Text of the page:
Wednesday 14 November 2012

Lana Del Rey - Born To Die - The Paradise Edition

This time last year, Lana Del Rey was in her prime.  Video Games was doing the rounds on the internet, hailed by many as a masterpiece, with Del Rey marked as a future star.  

Fast forward to January 2012 and the much anticipated release of her debut album 'Born To Die'.  The response was mixed, with some berating it for its string of copycat songs, whilst others praised it for its unique sound (you can read The Gizzle's verdict here).  At the least, the album failed to live up to the monumental hype and, as we near the year's end, Del Rey has become something of a music industry joke - a case study in the problems of over-hype.

Fast forward to present day and Del Rey's release of 'The Paradise Edition' which features a second disc of eight new tracks.  But does it right the wrongs of the initial release?  What do these new tracks add, if anything?

What's most significant about these new tracks is the continued absurdity of her lyrics.  Her style may hearken back to Hollywood glamour, but there are more clichéd American references in these bonus tracks than in the bombastic National Anthem.  The title of American alone is enough, without mentioning "Springsteen is king" in an attempt to seem cool.  Then there's Body Electric which opens with the line "Elvis is my daddy, Marilyn's my mother, Jesus is my bestest friend", undoubtedly the three cornerstones of American culture.  It all hits new extremes with Cola, though, remarkable only for the lyric "My pussy tastes like Pepsi Cola, my eyes are wide like cherry pie".  Pussy product-placement galore.  Listening to these lyrics, it's hard not to believe Del Rey is becoming a parody of herself.  Her cover of Blue Velvet is in many ways perfectly suited, both vocally and in the image of a starlet hiding a troubled past, but it's hard to stomach when it's so acutely manufactured.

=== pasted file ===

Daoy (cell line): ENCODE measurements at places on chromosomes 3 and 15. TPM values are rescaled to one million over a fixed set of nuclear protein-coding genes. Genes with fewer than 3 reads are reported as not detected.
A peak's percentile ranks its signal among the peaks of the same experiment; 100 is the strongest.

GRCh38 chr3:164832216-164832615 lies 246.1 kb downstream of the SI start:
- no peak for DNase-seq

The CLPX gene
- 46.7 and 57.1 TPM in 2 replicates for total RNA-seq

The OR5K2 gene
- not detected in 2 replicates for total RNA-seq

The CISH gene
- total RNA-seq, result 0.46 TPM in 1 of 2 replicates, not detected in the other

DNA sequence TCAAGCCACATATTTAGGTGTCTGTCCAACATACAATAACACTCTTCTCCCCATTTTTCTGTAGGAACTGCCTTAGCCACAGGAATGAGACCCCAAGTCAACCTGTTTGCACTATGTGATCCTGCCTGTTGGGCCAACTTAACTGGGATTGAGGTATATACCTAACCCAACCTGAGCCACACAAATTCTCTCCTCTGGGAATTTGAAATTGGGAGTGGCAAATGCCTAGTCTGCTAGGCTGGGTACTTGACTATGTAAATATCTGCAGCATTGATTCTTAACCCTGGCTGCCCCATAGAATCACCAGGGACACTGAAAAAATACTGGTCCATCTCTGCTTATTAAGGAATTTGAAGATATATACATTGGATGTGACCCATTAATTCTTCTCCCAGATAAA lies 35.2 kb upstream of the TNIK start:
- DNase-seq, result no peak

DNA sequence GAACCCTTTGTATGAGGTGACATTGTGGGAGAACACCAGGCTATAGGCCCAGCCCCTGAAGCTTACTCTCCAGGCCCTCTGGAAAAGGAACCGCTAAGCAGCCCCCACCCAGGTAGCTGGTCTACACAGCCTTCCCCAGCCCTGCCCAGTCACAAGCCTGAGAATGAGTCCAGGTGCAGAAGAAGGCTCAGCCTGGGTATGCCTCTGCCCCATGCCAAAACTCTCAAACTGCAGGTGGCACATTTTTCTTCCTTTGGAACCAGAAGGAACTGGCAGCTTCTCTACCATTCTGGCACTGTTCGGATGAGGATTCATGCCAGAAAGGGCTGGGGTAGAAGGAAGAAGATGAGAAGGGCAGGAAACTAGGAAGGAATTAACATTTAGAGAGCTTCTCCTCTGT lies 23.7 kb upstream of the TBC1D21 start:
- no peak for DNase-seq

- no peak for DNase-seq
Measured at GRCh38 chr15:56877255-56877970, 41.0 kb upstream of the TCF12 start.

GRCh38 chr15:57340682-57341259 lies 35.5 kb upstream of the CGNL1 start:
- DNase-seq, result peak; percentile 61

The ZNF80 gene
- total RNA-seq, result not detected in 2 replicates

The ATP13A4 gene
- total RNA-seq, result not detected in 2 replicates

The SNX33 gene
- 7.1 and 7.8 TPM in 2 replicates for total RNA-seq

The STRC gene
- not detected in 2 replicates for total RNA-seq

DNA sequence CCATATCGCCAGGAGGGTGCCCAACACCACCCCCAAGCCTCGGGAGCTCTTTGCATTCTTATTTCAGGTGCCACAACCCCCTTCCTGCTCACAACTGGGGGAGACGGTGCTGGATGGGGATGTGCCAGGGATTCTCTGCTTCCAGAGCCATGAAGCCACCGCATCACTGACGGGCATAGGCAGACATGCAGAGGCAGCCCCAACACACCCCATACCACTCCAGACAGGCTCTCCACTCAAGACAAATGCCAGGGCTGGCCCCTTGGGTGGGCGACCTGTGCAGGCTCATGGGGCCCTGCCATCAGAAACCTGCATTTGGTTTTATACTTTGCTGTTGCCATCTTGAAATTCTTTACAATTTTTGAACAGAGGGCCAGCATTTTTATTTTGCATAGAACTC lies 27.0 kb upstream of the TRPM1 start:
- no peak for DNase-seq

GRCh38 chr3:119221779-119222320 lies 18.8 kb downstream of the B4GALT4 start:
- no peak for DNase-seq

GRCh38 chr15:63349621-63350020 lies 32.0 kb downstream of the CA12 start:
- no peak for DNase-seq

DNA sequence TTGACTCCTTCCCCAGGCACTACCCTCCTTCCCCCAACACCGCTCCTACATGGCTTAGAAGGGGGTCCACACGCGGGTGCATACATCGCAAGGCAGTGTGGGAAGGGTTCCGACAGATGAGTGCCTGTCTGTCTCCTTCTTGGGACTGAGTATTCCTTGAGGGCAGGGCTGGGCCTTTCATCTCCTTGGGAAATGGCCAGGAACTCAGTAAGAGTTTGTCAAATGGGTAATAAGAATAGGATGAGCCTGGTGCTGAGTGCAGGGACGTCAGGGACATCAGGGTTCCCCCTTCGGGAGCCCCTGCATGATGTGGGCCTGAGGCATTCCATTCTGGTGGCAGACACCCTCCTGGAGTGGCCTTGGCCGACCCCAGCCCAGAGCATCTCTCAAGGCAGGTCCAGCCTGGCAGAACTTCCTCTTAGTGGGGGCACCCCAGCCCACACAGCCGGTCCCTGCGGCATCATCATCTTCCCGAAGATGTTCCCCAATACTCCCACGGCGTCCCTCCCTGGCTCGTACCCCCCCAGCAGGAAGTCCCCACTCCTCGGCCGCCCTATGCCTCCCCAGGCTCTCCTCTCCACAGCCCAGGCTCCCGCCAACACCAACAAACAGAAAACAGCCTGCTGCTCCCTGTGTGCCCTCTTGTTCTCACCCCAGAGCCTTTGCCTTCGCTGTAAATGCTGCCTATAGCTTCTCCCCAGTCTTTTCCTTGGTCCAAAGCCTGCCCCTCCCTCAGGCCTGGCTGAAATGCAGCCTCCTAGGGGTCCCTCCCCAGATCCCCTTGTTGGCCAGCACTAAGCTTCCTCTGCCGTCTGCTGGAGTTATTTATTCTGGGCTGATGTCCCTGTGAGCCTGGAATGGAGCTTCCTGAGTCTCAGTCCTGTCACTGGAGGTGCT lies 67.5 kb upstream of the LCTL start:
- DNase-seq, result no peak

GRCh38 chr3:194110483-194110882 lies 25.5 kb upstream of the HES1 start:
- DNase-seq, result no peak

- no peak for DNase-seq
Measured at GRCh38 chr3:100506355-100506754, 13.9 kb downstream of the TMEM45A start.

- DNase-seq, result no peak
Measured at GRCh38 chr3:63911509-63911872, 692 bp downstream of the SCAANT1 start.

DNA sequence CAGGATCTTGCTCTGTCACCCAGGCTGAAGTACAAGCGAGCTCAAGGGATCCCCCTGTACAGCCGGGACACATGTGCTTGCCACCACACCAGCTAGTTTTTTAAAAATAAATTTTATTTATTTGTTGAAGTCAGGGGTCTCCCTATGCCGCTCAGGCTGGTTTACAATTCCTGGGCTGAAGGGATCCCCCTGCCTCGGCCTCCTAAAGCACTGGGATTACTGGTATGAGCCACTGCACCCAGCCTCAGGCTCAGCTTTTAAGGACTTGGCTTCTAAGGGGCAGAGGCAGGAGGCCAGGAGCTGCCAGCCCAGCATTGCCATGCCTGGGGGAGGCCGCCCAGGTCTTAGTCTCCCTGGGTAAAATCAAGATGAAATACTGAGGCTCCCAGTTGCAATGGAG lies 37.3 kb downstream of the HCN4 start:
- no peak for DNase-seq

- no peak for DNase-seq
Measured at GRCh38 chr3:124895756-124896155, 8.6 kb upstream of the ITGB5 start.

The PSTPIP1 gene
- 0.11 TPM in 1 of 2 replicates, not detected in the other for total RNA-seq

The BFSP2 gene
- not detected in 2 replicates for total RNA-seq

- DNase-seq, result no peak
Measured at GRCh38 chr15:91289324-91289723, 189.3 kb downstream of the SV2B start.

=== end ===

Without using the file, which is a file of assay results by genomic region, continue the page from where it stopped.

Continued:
Cola also sounds like a copy of Summertime Sadness, which, let's face it, sounds like Video Games.  'Born To Die' proved that Del Rey's first hit wasn't so much a one-hit-wonder but a template to mould the rest of the album.  'The Paradise Edition' continues the trend, offering nothing musically that we haven't heard before - lush strings, hip-hop beats and Del Rey's breathy drawl.  Latest single Ride is the major highlight and could easily have been included in the original album.  Which begs the question: are these bonus tracks offcuts from the original release, or newly penned?  If the latter, they are undoubtedly an unnecessary cash-in that ultimately add little to the album as a whole.  Even so, fans will lap up the chance to hear more of her alluring melancholia.

Does this hint at the direction of future material?  If so, we're in for another disappointment as Del Rey desperately needs to break her own mould and offer more variety.  'Born To Die' remains one of this year's major releases and includes some beautifully sad lamentations, but the new tracks only tarnish her already fading image.  


Gizzle's Choice:
* Ride
* Video Games
* Born To Die

Listen: 'The Paradise Edition' is available now.